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Turning the tide of abuse


Turning the tide of abuse


Sophie Claudet: “Could you briefly sum up the cultural origins of female genital mutilation?”

Isabelle Gillette-Faye, French expert and campaigner on both FGM and forced marriages:

“We can trace this practice back to the sixth century B.C., so before the Jewish, Christian or Muslim faiths. However it really took root and developed in eastern Africa , the Nile region, and then spread, notably to central America and west Africa. The ritual was initially above all about female fertility or better harvests, so these were essentially animist rites.”

Sophie Claudet: “Forced marriage is punishable under criminal law in a dozen European countries only. Is punishing this crime enough? Should other countries punish it as well?”

Isabelle Gillette-Faye: “If we want to change the global behaviour of the populations that are directly concerned you need two things in tandem. Preventive measures for the adults, and for adolescents, both male and female, sensitization and, if the message doesn’t get across, repressive measures should then be used.”

Sophie Claudet: “Are there any EU countries that provide us with a successful model for fighting against forced marriages or FGM?”

Isabelle Gillette-Faye: “France is one country recognised as having been working on the problem of FGM for the longest; right at the start of the 1980s there were prosecutions, public information campaigns and training of professionals, so in thirty years a tight tissue of state and volunteer associations has grown up.

For forced marriages I think Britain is a very good example because they set up things very early, like for example a dedicated police unit with the power to intervene at UK airports to stop young girls at risk of forced marriage from leaving.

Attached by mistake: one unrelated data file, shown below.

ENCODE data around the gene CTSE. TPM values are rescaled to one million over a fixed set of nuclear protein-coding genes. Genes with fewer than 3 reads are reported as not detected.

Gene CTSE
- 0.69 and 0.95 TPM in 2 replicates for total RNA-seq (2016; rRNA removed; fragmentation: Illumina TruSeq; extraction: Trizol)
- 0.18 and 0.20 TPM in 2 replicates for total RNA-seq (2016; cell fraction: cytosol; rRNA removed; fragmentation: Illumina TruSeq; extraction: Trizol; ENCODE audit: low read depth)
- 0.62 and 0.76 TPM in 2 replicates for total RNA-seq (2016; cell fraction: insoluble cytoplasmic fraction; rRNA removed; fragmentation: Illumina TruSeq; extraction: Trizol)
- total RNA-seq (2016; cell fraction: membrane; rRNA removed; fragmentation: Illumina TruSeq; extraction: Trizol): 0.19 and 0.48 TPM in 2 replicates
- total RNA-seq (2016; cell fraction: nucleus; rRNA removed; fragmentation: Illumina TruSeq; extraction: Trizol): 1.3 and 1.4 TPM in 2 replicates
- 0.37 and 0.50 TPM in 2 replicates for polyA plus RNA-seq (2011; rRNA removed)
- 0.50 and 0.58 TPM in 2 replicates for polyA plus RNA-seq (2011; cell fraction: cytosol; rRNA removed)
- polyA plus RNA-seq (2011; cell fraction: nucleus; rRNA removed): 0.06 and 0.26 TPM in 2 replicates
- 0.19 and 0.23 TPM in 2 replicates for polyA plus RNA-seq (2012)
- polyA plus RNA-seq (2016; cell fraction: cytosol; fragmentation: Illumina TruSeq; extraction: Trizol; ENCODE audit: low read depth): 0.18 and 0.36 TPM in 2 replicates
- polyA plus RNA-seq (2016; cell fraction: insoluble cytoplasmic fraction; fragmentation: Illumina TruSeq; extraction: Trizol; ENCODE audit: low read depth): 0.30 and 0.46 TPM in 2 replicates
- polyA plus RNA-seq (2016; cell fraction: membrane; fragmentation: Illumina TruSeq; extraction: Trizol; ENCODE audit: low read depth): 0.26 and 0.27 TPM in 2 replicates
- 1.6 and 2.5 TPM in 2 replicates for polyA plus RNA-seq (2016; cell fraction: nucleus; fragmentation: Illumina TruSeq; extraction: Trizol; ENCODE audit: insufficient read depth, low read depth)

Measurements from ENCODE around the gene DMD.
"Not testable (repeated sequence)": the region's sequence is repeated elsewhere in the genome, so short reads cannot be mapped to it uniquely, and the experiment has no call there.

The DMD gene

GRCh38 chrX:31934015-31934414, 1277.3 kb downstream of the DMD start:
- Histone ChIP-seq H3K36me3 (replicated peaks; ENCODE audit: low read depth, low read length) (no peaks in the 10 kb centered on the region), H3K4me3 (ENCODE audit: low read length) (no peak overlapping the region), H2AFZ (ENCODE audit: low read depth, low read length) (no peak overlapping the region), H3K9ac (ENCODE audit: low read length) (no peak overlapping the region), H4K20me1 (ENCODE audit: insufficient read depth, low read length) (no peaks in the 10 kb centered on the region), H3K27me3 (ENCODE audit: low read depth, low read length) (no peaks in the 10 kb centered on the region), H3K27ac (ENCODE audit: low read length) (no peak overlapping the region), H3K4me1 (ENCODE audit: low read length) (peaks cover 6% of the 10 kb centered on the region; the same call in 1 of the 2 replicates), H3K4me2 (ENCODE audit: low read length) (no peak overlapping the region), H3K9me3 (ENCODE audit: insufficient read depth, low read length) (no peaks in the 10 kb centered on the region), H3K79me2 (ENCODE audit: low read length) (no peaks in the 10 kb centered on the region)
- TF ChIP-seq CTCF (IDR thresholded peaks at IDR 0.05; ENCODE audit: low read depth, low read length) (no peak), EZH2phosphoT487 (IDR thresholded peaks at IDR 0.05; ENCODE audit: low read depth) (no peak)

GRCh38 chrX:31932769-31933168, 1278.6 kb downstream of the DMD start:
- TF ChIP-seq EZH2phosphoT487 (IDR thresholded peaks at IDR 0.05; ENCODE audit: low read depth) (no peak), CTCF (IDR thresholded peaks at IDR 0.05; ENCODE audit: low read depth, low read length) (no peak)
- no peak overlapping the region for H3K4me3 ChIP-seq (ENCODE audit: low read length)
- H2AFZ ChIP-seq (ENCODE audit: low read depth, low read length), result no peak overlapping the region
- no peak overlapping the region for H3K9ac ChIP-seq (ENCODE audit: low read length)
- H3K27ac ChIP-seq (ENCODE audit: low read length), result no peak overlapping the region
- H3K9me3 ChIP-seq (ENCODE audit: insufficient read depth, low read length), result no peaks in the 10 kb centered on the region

There were also sensitization and information campaigns, telephone hotlines for people in danger were set up, and safe places to stay.”

Sophie Claudet: “Among the women entering Europe today some are coming from zones where forced marriage and FGM is common. Are the new waves of migration going to give fresh impetus to these practices? Do we need new targeted information and sensitization campaigns for these communities?”

Isabelle Gillette-Faye: “In any case every new wave of immigration obliges us to think about womens’ rights, violence, and how to act to protect eventual and potential victims.

The starting point has to be the information you have on the ground.

Did their counties of origin already have prevention, sensitization and information policies? Had prevention and protection strategies been applied? This is important because for them to work EU nations need their policies to be tailored and adapted to theirs, if they exist.”

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